At that point, he decided to really try making music a living. This started with small, acoustic performances at coffee shops.
Then Zamenes was asked to fill in for a preschool music teacher in San Francisco, just playing music for the kids.
“I ended up loving it. It woke up everything I loved: Character voices, story telling and music,” he said.
Zamenes began playing at local schools, mostly traditional kid songs. Then he began creating his own songs. Inspiration would just come to him. For example, it was almost Halloween and Zamenes began thinking of a scarecrow song with a rock tempo.
He never writes or talks down to the kids. The young audience also gives Zamenes a range of musical options. If it has a good beat, kids will get into it.
Ideas take Zamenes back to when he was a kid. For example, “I went to a party with Dinosaurs,” took Zamenes back to his love for the giant creatures. He had to consider, ‘who would come to such a party?’ and ‘what would the dinosaurs wear?’ Party hats, of course.
Sometimes stories come from Zamenes’ surroundings like “Squirrely Squirrel,” a song about a squirrel that lived in the tree in front of his house.
On Sept. 17 — one day after Zamenes’ 40th birthday — Andy Z’s fourth album will drop, “Summer in Andyland.” Even on the latest album, Zamenes relates personal experiences growing up with the songs. Like “Planet Potty,” a song about going when you need to instead of doing a dance. It seems silly, but that’s the best part for Zamenes.
“It’s in my nature to be silly. I lost it for quite some time. There’s a need to be serious as you get older. Kids reminded me of who I was anyway. I went through a growth spurt but I was becoming a kid again. Laughing and being silly, that’s part of me,” he said.
Donning tie-dye, Zamenes let that silly side shine yesterday for his audience.
Sisters Pixie and Izabella Guerrero danced like fishes to the new song “Slippery Fish.” The pair were fans of Andy Z before the show. Their father Tin Guerrero also enjoys the performer.
“It imaginative. It really gets these kids going when they’re strapped in their child seats,” he said.
Even better, the music is something Tin Guerrero can enjoy as well.
In the future, Zamenes hopes to expand his reach to children. He’s working on a DVD and maybe a Sing-A-Long movie as well.
Andy Z’s new album is available in presale on his Web site www.andyz.com. Purchasing early means an extra compact disc.
• 11 a.m. to noon Saturday, Sept. 8 at Red Morton Park, 1400 Roosevelt Ave., Redwood City. Free concert, bring a canned good to support Second Harvest.
• 3 p.m. and 4 p.m. Sunday, Sept. 9 at Little Gym, 3490 Blackhawk Plaza Circle, Danville.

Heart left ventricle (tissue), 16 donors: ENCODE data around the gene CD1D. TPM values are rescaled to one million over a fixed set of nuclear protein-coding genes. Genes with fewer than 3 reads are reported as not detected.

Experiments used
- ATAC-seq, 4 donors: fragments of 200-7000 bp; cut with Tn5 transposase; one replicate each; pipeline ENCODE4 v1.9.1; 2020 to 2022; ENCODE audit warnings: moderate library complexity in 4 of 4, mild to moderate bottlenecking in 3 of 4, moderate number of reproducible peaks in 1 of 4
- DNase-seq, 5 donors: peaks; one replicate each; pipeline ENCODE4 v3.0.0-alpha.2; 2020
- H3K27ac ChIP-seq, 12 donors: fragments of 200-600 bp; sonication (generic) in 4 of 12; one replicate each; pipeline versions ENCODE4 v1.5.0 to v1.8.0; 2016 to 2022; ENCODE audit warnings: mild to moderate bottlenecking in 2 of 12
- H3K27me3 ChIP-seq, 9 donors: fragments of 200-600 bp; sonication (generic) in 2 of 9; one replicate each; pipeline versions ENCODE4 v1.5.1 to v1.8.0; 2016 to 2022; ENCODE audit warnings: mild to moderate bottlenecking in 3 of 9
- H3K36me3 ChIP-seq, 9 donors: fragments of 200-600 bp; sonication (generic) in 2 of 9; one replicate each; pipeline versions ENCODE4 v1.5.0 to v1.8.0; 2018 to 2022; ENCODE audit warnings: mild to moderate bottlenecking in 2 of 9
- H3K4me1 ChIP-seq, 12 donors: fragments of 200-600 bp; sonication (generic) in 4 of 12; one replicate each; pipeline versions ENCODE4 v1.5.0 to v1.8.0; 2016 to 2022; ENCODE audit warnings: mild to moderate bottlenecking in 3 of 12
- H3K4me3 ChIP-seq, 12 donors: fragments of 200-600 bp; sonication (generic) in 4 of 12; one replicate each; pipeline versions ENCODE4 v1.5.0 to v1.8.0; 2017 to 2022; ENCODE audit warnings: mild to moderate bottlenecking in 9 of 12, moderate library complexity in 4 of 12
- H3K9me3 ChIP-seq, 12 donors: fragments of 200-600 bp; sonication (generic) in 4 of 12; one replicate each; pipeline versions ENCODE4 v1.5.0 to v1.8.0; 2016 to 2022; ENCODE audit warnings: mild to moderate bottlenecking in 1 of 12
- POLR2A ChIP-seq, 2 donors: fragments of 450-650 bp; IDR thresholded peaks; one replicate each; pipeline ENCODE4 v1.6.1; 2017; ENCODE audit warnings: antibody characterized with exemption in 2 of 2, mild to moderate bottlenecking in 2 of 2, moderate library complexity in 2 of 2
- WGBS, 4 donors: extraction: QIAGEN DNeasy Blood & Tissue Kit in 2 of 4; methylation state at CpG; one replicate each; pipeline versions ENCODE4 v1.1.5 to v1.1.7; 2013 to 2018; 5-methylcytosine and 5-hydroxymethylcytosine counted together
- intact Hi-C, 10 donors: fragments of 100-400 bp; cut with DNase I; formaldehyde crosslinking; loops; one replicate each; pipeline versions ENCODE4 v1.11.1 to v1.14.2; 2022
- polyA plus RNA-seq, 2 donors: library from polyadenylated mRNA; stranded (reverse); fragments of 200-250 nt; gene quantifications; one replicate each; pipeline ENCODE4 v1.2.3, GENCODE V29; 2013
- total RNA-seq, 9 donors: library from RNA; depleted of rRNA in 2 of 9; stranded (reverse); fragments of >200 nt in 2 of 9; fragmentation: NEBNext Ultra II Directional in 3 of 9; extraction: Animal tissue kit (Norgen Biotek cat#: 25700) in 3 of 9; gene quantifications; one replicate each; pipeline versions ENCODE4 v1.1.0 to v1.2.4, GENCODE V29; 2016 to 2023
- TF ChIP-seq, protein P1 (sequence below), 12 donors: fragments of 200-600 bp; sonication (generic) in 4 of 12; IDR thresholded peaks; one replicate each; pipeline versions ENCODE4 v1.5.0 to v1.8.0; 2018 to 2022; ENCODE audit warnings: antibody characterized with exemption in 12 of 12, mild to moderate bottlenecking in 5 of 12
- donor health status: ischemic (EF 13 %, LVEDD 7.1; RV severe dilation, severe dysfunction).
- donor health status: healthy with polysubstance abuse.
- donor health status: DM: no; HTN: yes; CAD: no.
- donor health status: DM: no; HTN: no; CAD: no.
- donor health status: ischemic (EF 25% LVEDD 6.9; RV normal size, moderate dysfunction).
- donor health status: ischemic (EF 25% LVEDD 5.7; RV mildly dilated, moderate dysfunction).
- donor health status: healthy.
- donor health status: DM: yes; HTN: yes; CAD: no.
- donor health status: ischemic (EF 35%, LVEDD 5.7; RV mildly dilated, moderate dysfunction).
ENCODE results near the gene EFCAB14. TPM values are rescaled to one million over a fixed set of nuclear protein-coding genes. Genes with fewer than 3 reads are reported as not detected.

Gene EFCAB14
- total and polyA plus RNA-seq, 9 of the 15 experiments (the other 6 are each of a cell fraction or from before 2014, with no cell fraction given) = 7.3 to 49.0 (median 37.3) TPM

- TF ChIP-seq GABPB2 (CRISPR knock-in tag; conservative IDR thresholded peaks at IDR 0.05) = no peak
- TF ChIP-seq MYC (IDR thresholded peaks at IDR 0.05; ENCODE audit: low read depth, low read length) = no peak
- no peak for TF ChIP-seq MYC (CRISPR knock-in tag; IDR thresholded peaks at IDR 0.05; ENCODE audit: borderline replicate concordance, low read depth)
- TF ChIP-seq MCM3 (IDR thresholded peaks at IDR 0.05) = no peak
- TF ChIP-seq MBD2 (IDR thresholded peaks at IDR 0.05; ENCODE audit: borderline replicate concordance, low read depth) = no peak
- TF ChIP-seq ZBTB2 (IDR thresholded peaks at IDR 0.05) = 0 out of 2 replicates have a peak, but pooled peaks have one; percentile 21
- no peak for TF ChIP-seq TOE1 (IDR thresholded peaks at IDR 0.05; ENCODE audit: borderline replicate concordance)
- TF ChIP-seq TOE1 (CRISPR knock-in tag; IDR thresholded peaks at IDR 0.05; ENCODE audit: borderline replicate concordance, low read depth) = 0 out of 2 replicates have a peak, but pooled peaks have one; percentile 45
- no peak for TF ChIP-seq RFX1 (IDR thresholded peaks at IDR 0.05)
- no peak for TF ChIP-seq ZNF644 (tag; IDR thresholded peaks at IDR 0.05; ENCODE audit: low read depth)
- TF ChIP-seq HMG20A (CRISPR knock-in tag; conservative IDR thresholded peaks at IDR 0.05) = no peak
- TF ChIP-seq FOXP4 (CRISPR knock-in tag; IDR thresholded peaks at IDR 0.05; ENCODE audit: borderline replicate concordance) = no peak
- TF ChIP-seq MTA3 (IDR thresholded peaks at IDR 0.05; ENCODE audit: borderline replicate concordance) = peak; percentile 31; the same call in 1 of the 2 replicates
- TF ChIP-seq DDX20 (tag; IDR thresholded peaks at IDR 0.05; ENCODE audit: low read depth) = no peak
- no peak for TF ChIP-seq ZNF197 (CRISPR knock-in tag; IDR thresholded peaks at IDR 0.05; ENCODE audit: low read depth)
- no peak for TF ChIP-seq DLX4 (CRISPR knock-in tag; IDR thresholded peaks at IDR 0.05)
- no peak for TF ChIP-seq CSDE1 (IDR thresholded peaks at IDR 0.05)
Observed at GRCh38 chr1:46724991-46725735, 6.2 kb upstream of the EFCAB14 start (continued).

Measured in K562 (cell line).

• 4 p.m. Saturday, Sept. 15 at the OLA Funfare, 1328 Cabrillo Ave., Burlingame.
Heather Murtagh can be reached by e-mail: firstname.lastname@example.org or by phone: (650) 344-5200 ext. 105.
Baby Beats: S.J. family enjoys Andy Z
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Yoshi Kato Special to the Mercury News The spirit of support and advocacy is alive and thriving ...Yoshi Kato
Special to the Mercury News
The spirit of support and advocacy is alive and thriving in the world of children's music.
Young ones are often loyal to a particular artist or even a specific recording with the
fervor typically devoted to a stuffed animal or security blanket. Their parents or
guardians, in turn, become intimately familiar with every single lyric and chord change of
each song after countless daily spins of a given CD.
Kristin Burns of San Jose e-mailed to share her family's love of Redwood City-based
pop-rocker Andy Z. The mother of Anna, 4 1/2, and Sam, 2 1/2, she wrote: "We first
met him at the downtown Palo Alto farmers market about three years ago, when his
'Pockets' CD had just come out. Since then, he's released 'Welcome to Andyland' and
'Return to Andyland.'
"He loves kids, and kids love him and his music," she continued. "And we grown-ups
enjoy listening to his music too."
Andy has a colorful Web site, http://www.andyz.com, which gives a thorough introduction to
the musician and his music, By visiting it, one learns that Andreas Zamenes graduated
from San Francisco State University with a music degree and worked as a computer
technician for eight years before taking up the troubadour's life.
Starting with grown-up music (which he had been doing on the side during his high-tech